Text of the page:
NPR’S Adam and Eve Story
The conversation regarding the historicity of Adam and Eve, described so clearly in the cover story of the June issue of Christianity Today, continues in an unlikely place—at National Public Radio. If you haven’t already heard it, you’ll want to listen to this story. BioLogos Senior Fellow Dennis Venema does a beautiful job summarizing the genetic data in a non-technical way, and Karl Giberson addresses the serious danger to the Church if we ignore this data. While we at BioLogos appreciate many aspects of the story, we need to make one all-important clarification: the debate over the historicity of Adam and Eve is primarily a theological debate, one that is more complex than the story lets on. All science can say is that there was never a time when only two people existed on the earth: it is silent on whether or not God began a special relationship with a historical couple at some point in the past. This subtle but extremely important point was missed entirely in the NPR story. It is a consideration that we raise repeatedly at BioLogos. See, for example this article by Daniel Harrell and this series by Denis Alexander.
Evangelical Christians have long suspected there are allegorical components to the Genesis story—a talking snake, for example—but as to whether Adam and Eve were not real people, there has been much more hesitancy--and for theologically important reasons. The science itself is silent—the most it can say is that there were never just two individuals who were the sole genetic progenitors of the entire human race. Several independent lines of genetic evidence unambiguously point to this conclusion. Science also make it very clear that humans developed through an evolutionary process. As Christians, we interpret all this in light of our belief in God as Creator.
It is important for Evangelicals to know that science is silent on the historicity of two people named Adam and Eve, just as it is silent on the existence of persons named Abraham, Isaac, and Moses. Adam and Eve may well have been two real people, who through the grace of God entered into a paradisiacal relationship with him, until—tragedy of tragedies— they allowed their own self-centered desires to reign in their hearts, instead of their love for God. Although genetics convincingly shows that there was never a time when there were just two persons, the Bible itself may even provide hints of the existence of other people—likely we’ve all wondered about those hints since we were children. “Did Cain marry his sister?” we want to know. “Who were the people that Cain was afraid of as he wandered the earth after killing Abel? If they were his brothers or nephews, why didn’t the author refer to them that way?” The author doesn’t seem to be as puzzled by this as we are. We’ve always known about those little pointers—in fact, ancient interpreters wrestled with them too, long before Darwin or modern genetics appeared on the scene. So it ought not to necessarily surprise us for genetics to come along and confirm that, sure enough, there were others around at the time of Adam and Eve.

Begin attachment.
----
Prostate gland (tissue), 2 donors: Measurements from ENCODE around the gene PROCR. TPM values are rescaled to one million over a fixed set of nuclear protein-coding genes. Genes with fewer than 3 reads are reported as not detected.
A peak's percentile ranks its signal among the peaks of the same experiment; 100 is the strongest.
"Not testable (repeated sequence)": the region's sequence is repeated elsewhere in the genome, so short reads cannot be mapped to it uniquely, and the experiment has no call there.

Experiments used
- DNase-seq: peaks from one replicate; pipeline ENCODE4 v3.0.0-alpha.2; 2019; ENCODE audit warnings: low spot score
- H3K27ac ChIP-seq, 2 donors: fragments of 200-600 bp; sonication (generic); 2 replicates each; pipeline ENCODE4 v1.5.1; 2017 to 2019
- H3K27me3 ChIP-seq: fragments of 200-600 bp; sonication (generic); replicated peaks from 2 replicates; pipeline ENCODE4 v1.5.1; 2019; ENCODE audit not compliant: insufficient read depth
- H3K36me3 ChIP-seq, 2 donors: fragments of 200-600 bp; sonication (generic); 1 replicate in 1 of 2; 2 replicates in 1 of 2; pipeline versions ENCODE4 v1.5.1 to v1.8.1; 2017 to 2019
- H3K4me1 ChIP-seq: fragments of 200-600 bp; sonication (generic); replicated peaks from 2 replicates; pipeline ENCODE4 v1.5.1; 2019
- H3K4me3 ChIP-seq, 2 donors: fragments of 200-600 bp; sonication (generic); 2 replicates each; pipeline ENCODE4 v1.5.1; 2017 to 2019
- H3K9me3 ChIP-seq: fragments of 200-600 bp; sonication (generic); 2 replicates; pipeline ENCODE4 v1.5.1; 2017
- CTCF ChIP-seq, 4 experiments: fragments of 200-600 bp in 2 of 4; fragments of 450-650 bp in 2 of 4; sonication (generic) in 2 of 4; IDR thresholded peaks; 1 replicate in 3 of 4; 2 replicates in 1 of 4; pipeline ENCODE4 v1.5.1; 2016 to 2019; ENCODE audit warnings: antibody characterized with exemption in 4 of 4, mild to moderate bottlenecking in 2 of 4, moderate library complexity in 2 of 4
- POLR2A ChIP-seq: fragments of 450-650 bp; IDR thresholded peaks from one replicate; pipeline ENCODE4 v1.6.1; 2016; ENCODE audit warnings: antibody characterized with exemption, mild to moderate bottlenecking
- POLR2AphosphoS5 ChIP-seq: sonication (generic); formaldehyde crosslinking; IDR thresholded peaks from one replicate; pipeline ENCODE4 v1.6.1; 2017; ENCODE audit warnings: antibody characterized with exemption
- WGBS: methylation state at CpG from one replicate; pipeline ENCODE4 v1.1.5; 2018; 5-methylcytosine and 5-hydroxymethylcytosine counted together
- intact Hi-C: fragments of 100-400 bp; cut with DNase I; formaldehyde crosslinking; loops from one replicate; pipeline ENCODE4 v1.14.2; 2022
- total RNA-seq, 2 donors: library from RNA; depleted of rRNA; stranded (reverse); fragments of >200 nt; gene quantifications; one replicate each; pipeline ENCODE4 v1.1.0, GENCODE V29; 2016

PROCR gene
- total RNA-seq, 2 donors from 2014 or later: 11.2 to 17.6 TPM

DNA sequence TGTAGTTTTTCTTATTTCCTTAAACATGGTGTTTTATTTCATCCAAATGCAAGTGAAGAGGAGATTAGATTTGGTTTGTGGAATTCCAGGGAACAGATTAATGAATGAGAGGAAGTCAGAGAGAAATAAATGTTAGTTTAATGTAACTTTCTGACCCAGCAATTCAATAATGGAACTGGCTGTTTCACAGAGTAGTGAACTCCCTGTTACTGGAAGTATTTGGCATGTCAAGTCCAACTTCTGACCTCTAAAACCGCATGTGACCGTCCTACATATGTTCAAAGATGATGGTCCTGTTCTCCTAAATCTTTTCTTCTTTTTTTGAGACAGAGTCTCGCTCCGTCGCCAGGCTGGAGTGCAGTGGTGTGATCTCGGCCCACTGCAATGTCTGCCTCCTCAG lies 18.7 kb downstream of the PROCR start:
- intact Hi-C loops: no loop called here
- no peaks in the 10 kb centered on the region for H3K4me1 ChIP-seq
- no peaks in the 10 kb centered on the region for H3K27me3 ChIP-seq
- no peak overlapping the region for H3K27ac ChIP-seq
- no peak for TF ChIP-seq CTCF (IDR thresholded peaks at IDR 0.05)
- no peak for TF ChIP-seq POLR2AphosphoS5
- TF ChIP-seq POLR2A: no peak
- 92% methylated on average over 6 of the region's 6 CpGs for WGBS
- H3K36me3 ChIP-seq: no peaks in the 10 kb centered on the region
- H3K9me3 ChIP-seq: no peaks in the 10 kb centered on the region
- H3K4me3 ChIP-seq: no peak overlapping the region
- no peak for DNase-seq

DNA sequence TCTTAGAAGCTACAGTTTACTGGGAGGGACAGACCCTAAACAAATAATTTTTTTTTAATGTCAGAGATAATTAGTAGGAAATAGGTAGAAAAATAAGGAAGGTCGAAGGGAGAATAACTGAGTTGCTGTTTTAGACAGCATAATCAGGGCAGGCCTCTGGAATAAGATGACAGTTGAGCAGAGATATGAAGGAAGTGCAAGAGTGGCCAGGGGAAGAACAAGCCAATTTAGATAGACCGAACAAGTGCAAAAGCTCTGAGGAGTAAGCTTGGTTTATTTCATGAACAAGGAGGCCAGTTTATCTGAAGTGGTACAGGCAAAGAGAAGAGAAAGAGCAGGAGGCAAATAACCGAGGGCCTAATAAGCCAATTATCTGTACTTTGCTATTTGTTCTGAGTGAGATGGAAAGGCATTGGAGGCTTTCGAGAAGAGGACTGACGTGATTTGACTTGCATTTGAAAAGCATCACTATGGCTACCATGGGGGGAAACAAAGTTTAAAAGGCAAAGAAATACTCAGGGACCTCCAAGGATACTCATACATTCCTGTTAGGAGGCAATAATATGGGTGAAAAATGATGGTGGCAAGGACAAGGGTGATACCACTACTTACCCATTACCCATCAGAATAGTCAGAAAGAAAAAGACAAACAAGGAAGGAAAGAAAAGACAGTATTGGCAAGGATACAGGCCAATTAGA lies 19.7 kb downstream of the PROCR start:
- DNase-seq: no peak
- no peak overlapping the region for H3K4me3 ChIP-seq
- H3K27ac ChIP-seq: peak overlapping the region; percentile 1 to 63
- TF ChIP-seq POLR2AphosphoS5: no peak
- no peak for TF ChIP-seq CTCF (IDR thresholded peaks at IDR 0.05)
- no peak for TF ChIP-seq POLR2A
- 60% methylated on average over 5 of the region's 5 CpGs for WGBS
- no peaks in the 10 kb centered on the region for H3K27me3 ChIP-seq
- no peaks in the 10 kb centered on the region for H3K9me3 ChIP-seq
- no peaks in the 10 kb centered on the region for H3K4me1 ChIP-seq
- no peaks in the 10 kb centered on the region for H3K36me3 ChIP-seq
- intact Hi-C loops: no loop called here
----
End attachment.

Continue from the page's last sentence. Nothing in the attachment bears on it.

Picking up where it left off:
The NPR story, as much as we appreciate it, implies that, according to science, there are only two options for Christians—dismiss the conclusions of science, or dismiss the notion of a historical couple named Adam and Eve. This is simply not the whole story. Any dismissal of a historical couple, who entered into relationship with God only to sin and break that relationship, is going to have to come from theology. There is no scientific reason to upset that theological apple cart. Indeed as scientists, we must respect the theological diversity of Evangelicalism.
Science is an amazing tool that gives insight into our world, one which is so effective that it is allows us to become virtually certain about some things. The earth does revolve around the sun. The universe was created over 14 billion years ago. All species came about through a gradual process that included natural selection, genetic drift and sexual selection. Christians should see all of this as the product of God’s masterful plan and ongoing activity. Christians should also see that science is silent on the existence of a specific first couple who enjoyed a special relationship with God. Exploring that is beyond the purview of science.
Darrel Falk is former president of The BioLogos Foundation. He transitioned into Christian higher education 25 years ago and has given numerous talks about the relationship between science and faith at many universities and seminaries. He is the author of Coming to Peace with Science.
Kathryn Applegate is Program Director at The BioLogos Foundation. She received her PhD in computational cell biology at The Scripps Research Institute in La Jolla, Calif. At Scripps, she developed computer vision software tools for analyzing the cell's infrastructure, the cytoskeleton.